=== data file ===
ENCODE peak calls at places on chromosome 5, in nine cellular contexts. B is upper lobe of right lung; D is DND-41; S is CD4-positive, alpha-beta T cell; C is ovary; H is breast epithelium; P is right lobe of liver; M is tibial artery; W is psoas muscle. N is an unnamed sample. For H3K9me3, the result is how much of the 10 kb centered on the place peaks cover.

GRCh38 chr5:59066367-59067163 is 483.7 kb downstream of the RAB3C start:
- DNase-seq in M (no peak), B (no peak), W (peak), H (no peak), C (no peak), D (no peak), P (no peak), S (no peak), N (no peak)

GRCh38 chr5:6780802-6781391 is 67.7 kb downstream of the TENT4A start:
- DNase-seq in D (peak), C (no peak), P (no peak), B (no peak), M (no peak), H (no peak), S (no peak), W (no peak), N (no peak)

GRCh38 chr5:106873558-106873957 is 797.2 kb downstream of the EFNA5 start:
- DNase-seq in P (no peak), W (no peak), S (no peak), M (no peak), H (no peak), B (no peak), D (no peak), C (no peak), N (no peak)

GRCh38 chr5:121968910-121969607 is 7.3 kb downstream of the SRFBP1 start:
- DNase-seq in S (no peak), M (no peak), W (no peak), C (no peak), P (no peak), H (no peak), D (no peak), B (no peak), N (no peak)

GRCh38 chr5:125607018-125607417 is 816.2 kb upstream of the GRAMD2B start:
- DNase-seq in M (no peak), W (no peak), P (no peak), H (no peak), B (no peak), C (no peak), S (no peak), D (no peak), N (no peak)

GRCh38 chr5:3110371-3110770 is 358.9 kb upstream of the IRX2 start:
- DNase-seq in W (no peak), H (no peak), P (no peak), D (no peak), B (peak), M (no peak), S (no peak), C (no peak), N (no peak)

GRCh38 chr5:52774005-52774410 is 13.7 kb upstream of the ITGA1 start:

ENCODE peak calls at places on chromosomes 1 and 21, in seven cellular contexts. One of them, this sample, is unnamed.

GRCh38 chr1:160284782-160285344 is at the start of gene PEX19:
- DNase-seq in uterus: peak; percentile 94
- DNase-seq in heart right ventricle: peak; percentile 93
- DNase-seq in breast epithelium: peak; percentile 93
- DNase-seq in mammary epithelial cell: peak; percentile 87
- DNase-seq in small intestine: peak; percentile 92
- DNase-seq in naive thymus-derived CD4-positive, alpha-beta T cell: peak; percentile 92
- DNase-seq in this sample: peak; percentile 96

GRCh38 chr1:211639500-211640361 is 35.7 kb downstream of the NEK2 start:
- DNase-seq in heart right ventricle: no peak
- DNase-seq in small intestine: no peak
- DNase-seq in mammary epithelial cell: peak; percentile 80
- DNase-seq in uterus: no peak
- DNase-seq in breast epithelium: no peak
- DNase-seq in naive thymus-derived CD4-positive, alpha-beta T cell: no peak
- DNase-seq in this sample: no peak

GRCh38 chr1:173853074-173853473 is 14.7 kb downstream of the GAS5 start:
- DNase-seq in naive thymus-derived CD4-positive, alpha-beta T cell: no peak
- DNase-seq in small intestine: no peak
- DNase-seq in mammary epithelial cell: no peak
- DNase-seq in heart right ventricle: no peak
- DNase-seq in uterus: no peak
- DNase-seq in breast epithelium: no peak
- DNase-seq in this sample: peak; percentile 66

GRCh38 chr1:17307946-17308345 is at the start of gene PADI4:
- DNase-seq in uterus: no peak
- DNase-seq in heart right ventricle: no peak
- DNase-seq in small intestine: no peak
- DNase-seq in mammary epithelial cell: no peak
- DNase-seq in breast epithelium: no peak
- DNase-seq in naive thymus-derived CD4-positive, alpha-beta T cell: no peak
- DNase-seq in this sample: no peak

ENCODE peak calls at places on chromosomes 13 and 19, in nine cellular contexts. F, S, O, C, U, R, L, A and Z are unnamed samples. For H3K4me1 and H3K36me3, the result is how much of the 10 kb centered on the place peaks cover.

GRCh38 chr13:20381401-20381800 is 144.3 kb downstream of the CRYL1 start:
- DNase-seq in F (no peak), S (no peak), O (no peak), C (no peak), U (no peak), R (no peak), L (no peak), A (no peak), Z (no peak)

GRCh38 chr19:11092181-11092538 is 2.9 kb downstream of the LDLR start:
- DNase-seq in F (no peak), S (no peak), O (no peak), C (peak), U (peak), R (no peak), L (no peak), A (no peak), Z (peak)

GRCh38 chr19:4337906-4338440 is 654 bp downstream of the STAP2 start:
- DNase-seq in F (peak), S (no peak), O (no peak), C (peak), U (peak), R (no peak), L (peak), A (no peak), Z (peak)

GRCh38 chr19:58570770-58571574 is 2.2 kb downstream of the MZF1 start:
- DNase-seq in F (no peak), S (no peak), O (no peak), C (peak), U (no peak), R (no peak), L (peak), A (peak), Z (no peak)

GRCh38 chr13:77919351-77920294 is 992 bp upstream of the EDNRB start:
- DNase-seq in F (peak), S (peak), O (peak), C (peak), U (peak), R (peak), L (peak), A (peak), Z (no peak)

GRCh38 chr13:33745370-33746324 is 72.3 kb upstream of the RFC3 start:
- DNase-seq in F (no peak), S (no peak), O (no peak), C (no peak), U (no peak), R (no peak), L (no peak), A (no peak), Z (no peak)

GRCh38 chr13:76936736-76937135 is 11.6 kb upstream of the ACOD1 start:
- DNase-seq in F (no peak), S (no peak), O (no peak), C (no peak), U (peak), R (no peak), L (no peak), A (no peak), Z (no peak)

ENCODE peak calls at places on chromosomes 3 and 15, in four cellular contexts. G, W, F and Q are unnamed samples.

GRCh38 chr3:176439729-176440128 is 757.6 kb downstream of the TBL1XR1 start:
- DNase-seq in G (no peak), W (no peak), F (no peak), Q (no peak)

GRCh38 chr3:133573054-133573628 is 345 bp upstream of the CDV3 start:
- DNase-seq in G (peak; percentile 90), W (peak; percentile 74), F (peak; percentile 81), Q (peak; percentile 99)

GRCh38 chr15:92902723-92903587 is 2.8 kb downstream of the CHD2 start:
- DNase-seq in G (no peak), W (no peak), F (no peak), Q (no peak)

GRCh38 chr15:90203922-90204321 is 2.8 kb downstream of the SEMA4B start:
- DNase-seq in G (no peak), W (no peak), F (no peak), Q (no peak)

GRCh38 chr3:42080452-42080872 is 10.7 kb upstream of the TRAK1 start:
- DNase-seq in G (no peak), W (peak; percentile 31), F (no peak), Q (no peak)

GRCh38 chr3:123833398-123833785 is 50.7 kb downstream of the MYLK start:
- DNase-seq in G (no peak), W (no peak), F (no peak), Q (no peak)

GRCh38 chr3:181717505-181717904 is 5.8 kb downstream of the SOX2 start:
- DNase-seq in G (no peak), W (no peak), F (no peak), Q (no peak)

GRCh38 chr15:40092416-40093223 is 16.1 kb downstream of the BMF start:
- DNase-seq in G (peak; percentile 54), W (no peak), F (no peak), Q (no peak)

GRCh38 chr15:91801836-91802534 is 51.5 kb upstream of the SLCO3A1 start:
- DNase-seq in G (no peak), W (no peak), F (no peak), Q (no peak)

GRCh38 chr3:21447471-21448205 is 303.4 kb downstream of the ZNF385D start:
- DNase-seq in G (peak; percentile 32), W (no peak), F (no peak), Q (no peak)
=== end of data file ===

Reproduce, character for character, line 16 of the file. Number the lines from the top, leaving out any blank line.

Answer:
GRCh38 chr1:160284782-160285344 is at the start of gene PEX19: